ArtsAutosBooksBusinessEducationEntertainmentFamilyFashionFoodGamesGenderHealthHolidaysHomeHubPagesPersonal FinancePetsPoliticsReligionSportsTechnologyTravel

How Seniors Can Protect Their Independent Lifestyles

Updated on October 6, 2009

People buy life insurance, home insurance, car insurance, health insurance, travel insurance, pet insurance, and cell phone insurance.  We pay to insure property belonging to others, such as rental cars.  We buy these types of insurance because we want to feel assured against property and personal loss.  We want to know our possessions are be protected.  We've got protection for the keys to our cars, homes, apartments, mail boxes, safe deposit boxes, jewelry armories, and garages.  But, what about peace of mind for people that live alone, or have medical problems?

If something happens, like if we get sick, lose our cell phone, or our car is stolen we just dial a number and we'll be able to re-coop the loss because we protected our material assets.  Right?

But, are you absolutely sure that, if needed, your 'person' would be protected and safe against a brutal attack or becoming incapacitated if you should fall in your own home?  Most accidents happen right in your own domicile.  Homes are burglarized everyday, and people are hurt by intruders.

If you should be in a threatening and harmful situation, or if you accidentally fell and could not get up, what would you do?  Would you lie there for hours or days?  Would you be unable to get the help that could make the difference between living or dying?  Would anyone be able to hear your cries for help? Do you have regular visitors that stop by, or are you without family and friends?  Even so, if someone did come by, would they be too late?

Accidents and scary situations are not, usually, something we plan to happen; they occur quickly and without warning.  Seniors that live alone, unknowingly, can be targets for the violent actions of strangers, or medical emergencies that could impair your mobility, and prohibit you from getting to your phone to call for help.

A wearable personal security device could help you to get the medical attention you need, or alert law enforcement personnel that you need immediate help.  The devices are small, attractive, and affordable.  They are disguised as watches and other fashionable jewelry items, such as a necklace or brooch.  Although they are small and attractive, what they can give to you is priceless.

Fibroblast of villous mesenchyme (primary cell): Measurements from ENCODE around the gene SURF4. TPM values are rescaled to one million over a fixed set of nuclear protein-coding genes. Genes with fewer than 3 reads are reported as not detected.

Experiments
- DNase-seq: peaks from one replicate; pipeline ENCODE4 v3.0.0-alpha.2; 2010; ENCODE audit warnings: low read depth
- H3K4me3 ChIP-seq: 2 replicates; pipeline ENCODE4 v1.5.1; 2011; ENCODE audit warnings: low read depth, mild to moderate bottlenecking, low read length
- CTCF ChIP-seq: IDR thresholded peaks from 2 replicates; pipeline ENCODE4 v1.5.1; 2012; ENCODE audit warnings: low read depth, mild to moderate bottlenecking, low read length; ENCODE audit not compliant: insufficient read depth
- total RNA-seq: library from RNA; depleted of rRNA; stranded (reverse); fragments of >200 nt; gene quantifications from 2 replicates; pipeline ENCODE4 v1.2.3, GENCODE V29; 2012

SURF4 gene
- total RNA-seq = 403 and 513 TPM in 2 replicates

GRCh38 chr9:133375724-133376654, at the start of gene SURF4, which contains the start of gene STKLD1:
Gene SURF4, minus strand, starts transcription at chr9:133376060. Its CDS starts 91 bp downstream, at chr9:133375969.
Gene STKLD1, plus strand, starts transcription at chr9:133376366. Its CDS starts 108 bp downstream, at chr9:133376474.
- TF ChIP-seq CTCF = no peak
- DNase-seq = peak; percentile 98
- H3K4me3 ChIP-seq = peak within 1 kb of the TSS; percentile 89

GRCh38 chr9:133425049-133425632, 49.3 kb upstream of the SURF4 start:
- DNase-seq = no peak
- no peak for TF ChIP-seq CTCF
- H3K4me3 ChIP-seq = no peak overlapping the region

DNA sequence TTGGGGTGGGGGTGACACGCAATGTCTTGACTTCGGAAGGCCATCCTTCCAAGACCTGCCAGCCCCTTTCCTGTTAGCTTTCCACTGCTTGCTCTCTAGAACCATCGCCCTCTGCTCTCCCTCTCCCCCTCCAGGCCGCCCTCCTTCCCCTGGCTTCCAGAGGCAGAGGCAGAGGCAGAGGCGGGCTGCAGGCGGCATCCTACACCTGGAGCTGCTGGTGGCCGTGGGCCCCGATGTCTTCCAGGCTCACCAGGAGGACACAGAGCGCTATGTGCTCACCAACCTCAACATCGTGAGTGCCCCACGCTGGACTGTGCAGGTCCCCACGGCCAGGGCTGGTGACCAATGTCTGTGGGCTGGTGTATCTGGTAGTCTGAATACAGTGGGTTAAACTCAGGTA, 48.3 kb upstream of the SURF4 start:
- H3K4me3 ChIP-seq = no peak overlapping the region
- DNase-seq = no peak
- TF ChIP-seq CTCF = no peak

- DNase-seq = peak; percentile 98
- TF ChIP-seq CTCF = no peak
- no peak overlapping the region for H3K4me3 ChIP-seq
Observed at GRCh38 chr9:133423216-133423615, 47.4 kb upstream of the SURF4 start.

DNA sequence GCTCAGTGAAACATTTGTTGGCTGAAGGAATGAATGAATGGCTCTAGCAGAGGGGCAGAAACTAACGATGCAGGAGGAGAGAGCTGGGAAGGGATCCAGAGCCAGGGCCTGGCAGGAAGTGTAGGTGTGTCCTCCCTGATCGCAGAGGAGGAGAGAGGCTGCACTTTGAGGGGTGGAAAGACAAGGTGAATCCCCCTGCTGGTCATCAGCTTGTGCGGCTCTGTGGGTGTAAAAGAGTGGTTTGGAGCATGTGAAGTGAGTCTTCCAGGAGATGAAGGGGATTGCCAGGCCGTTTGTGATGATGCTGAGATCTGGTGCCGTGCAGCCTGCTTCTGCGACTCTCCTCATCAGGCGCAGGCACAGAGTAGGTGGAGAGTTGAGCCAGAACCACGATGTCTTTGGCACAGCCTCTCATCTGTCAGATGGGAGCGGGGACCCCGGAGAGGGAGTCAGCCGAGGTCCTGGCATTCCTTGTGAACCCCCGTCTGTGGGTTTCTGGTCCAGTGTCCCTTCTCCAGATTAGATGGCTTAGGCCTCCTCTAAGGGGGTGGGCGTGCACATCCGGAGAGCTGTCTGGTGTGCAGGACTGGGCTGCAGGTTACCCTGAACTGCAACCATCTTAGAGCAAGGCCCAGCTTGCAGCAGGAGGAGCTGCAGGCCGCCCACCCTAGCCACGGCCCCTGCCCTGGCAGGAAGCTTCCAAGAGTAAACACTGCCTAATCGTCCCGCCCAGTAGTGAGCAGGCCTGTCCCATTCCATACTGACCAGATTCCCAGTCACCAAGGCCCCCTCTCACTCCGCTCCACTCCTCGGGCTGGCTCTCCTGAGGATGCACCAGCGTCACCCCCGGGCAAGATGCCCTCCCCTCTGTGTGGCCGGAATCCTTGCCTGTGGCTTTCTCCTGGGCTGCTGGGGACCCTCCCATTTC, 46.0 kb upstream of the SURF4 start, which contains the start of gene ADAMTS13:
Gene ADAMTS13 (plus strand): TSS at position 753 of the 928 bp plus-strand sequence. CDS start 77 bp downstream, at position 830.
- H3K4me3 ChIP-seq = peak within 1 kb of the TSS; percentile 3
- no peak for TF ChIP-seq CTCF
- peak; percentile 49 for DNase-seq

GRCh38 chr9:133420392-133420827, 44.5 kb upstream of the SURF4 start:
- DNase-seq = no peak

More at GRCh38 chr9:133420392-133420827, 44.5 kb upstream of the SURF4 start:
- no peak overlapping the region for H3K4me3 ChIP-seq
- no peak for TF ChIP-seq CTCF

You would not need to get to your phone to summon help.  All you need to do is press a button on the pendant or watch, and the device calls an emergency help center.  You'll be able to speak to the operator just as if you were talking on your regular phone, and they'll be able to notify the proper authorities to get someone to help you, immediately.

How horrible it would be to wake and find a stranger rummaging around your home, or in your bedroom!  If you tripped and fell, or became gravely ill, and could not get to your phone, what would you do?  How terrifying it would be to kn ow that no one could hear your, or that no one would be stopping by for hours, or even days.  And, when they found you, would it be too late?  Injuries that are unattended to can cause permanent damage, and illnesses can be life threatening. 

If you had a personal alarm, you would not need to worrying about “what if” ever again.  The alarm could add another layer of 'assurance' and you could gain peace of mind.  Emergency alarm devices, just like insurance, has become a necessity in today's world.  Protecting our material assets and valuables is worthwhile, but the safety of our children, families, and ourselves have no equals.

It is necessary to be aware of our surroundings, but do you have the tools to protect yourself and get help, if needed?  Most people have phone service, and many have cell phones, but if you would not be able to get to your phone, how are you going to get the help you need.

Emergencies happen all around us, everyday, and no one can predict what might happen to themselves.

Don't roll the dice when risking an independent lifestyle because you were unable to get the help you needed.  A wearable, personal security device could be your friend in need. 


    0 of 8192 characters used
    Post Comment

    No comments yet.